A company by the name of “DE Technologies” is in the middle of suing Dell because they offer an international e-commerce platform by which they offer their products, and that international shopping cart system adds up all the various changes, taxes and shipping, and tells the shopper in their own currency, what they will owe should they choose to purchase the product in question. Apparently the idea of telling people what they will have to pay for something in total before purchase is some secret technology that required a patent.

Apparently, only DE Technologies are smart enough to work out that a person would want to know the total price before committing to a purchase if it’s international, and because it incorporates currency conversion and stuff. (another “gee, how did they think of that?” aspect.) DE are alleging that Dell is in violation of their patent and owes them lots of cash. This is what happens when you have patent officers that have no idea about the technology they are in charge of, making the decisions. They think nearly everything is “revolutionary” and worthy of a patent, when to someone in the business, it’s a totally obvious process. I wrote a shopping cart years ago for a client, and it was an Australian shopping cart designed to take our new (back then) GST into account, the last thing it did before sending people off to pay, was display and email a pre payment tax invoice to Australian customers. Apparently the process wasn’t that “special” if someone like me could infringe on it just by doing what was obvious.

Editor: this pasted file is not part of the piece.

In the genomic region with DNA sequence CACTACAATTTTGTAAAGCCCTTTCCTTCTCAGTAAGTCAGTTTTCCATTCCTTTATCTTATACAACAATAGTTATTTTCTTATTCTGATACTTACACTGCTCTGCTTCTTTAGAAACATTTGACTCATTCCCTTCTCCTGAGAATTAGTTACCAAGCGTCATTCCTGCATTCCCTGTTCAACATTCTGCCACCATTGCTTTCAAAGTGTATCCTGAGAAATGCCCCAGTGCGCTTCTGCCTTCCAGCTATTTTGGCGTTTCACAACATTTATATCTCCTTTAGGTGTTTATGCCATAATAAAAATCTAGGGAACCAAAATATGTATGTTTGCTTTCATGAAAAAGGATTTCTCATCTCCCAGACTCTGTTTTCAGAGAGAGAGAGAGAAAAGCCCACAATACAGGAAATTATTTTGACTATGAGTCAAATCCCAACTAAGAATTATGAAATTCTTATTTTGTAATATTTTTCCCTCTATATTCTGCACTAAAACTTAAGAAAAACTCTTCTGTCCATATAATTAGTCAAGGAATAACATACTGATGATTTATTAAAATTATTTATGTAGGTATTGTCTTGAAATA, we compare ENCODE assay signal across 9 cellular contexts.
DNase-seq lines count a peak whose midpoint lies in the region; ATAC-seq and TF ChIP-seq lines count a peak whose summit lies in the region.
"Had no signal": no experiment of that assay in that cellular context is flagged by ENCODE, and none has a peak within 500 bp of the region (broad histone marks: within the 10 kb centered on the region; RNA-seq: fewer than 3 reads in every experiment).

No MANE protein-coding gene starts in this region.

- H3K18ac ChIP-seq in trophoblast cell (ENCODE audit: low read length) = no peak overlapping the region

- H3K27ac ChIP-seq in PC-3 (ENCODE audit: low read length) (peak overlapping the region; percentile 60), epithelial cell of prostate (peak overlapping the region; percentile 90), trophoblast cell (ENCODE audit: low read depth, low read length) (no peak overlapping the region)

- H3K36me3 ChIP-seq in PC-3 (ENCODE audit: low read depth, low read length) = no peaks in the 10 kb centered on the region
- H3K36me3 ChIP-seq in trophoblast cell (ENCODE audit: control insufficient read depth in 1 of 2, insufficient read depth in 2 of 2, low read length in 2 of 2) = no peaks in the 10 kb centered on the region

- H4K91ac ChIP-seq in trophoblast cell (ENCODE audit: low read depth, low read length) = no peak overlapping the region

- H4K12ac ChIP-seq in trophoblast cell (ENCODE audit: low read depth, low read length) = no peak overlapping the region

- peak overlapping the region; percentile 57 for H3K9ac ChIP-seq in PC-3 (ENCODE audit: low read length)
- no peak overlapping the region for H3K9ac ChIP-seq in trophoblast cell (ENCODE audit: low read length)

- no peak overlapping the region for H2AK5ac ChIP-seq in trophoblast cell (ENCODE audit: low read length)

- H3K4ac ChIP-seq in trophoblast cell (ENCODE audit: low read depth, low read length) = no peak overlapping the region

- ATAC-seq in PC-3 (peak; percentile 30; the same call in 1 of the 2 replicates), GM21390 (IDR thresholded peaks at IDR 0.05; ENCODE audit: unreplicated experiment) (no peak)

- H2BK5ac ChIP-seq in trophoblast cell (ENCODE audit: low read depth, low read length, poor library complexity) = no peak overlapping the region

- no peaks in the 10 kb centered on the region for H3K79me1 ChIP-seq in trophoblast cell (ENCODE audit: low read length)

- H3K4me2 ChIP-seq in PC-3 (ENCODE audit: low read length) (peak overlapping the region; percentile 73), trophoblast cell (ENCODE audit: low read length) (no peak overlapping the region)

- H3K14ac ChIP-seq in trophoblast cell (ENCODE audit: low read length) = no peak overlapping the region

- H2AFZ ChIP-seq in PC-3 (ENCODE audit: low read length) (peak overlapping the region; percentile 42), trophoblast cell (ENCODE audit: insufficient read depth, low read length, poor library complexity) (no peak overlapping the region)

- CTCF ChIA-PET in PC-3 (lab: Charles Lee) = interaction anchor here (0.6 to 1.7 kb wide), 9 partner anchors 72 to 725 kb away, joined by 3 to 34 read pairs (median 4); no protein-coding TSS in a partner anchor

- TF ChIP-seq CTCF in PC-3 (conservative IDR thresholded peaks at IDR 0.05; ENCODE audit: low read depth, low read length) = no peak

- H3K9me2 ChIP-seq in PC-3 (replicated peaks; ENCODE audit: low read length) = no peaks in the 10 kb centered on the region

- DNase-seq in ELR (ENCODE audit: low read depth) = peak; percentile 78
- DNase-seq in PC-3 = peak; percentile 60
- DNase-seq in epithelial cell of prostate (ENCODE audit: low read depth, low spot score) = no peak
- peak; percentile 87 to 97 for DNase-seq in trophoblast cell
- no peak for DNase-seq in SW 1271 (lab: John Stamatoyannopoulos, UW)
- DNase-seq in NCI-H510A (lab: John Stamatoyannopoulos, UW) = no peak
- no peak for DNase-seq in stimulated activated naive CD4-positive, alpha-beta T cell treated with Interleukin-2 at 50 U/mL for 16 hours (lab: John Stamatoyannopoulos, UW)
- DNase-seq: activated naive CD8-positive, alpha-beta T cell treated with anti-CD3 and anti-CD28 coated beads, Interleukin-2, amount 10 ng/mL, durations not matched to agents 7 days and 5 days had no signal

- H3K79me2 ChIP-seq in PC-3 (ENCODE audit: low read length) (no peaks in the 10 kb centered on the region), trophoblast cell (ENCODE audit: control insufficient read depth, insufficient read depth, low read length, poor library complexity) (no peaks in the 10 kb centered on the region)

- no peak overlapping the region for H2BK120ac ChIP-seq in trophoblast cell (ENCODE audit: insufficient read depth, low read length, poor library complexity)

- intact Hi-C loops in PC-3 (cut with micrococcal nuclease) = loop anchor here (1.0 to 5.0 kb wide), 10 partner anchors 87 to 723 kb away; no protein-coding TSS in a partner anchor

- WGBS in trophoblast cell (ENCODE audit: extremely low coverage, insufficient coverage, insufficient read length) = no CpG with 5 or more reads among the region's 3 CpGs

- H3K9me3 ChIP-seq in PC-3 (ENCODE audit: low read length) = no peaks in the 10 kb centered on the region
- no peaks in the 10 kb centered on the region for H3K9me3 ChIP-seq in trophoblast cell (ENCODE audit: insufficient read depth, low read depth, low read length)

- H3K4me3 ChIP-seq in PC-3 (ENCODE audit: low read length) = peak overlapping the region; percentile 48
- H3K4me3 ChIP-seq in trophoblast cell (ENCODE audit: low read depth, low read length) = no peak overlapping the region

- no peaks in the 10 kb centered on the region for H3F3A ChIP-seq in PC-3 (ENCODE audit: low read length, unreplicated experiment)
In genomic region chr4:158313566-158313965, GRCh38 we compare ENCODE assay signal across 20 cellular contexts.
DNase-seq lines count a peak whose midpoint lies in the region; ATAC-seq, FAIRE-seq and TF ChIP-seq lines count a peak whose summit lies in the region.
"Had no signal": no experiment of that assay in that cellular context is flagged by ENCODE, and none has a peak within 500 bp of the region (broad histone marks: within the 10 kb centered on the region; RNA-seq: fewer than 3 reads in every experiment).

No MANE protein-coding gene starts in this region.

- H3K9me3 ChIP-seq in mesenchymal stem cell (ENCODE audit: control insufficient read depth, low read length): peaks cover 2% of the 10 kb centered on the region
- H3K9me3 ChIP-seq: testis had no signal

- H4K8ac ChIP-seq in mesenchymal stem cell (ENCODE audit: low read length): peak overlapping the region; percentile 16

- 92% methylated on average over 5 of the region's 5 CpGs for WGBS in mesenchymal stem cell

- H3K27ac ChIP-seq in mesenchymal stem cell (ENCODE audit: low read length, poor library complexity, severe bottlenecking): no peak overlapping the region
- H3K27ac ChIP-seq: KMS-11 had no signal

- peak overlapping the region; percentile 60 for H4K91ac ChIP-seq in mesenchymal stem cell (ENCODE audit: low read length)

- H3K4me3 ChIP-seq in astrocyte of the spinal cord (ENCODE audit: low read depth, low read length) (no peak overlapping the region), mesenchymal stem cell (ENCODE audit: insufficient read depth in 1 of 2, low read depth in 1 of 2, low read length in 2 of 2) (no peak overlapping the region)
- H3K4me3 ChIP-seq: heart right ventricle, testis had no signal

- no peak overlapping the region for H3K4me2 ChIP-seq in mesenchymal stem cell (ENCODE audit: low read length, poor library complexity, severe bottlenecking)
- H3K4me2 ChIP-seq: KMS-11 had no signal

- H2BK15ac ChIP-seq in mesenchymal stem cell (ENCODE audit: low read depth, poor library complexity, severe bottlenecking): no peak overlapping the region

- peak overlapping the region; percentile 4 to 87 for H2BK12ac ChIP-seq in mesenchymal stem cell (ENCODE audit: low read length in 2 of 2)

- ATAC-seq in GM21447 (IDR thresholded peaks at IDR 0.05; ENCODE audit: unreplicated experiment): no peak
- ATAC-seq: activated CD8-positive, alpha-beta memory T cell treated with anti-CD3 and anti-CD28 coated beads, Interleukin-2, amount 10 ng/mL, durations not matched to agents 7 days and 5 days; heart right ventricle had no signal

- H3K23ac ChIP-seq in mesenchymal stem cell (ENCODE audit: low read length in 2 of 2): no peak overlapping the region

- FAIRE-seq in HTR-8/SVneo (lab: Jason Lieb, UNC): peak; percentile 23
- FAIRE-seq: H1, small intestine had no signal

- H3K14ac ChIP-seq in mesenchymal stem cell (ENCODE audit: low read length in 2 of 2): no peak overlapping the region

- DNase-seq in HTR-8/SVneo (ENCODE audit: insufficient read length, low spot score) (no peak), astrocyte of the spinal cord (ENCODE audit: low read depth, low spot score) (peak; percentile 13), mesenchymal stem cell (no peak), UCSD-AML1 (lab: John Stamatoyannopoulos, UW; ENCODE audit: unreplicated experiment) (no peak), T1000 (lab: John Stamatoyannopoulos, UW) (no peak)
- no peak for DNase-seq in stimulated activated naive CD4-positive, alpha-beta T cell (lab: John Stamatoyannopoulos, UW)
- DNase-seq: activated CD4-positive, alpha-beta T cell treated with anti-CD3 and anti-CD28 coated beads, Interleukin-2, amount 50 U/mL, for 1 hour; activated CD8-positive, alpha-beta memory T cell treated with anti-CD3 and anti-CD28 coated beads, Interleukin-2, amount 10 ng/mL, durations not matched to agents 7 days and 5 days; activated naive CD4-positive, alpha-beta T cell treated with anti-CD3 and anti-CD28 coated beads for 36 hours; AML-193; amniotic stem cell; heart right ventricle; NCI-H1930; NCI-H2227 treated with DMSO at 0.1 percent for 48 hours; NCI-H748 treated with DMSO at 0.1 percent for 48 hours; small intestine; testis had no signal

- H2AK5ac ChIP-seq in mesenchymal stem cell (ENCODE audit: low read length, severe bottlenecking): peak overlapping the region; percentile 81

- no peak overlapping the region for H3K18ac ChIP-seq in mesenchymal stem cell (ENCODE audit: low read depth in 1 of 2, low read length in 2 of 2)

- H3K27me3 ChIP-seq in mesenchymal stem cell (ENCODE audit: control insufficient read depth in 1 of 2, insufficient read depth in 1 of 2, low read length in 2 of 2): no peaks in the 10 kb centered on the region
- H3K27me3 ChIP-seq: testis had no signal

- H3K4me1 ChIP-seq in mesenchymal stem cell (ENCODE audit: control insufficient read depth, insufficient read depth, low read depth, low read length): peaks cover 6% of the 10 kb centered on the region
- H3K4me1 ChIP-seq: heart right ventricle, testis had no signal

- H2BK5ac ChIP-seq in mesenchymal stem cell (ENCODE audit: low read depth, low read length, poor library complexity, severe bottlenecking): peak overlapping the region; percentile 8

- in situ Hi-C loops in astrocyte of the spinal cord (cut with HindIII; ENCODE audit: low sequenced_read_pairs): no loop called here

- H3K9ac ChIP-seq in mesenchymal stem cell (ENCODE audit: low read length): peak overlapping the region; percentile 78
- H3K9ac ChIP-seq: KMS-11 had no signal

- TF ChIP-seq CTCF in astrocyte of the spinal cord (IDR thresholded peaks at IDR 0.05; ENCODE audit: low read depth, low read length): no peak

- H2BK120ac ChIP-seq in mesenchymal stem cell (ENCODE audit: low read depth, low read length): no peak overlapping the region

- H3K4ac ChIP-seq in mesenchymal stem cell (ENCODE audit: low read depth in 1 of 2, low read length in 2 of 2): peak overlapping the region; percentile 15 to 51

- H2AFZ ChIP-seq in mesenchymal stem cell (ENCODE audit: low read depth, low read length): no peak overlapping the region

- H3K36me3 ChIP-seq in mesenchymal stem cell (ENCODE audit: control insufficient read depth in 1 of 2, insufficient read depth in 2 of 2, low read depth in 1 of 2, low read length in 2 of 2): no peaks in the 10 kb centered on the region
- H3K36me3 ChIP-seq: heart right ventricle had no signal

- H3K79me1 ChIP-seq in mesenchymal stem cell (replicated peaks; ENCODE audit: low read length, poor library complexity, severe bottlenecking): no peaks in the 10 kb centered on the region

If you live in Europe, you are running out of time to tell your local representative that you are terrified that the same patent rubbish going on in the US is about to be imported into the EU. Check out http://www.nosoftwarepatents.com/ if you want to help make a stand against this madness. For more on the DE/Dell story, see here.

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Wednesday, January 19th, 2005 by Franki

The Evolution e-mail client has been available for Linux users for ages. It looks very similar to Outlook 2000, it has much the same functionality, and it can connect to MS Exchange servers (and not just for pop3 and IMAP). Novell has now backed a port of the Linux e-mail client to run on Windows. When that happens, many people will probably stop buying Outlook, because Evolution does all the same things and it’s Open Source meaning you can get it for free if you are so inclined. (and lets face it, who wouldn’t be?)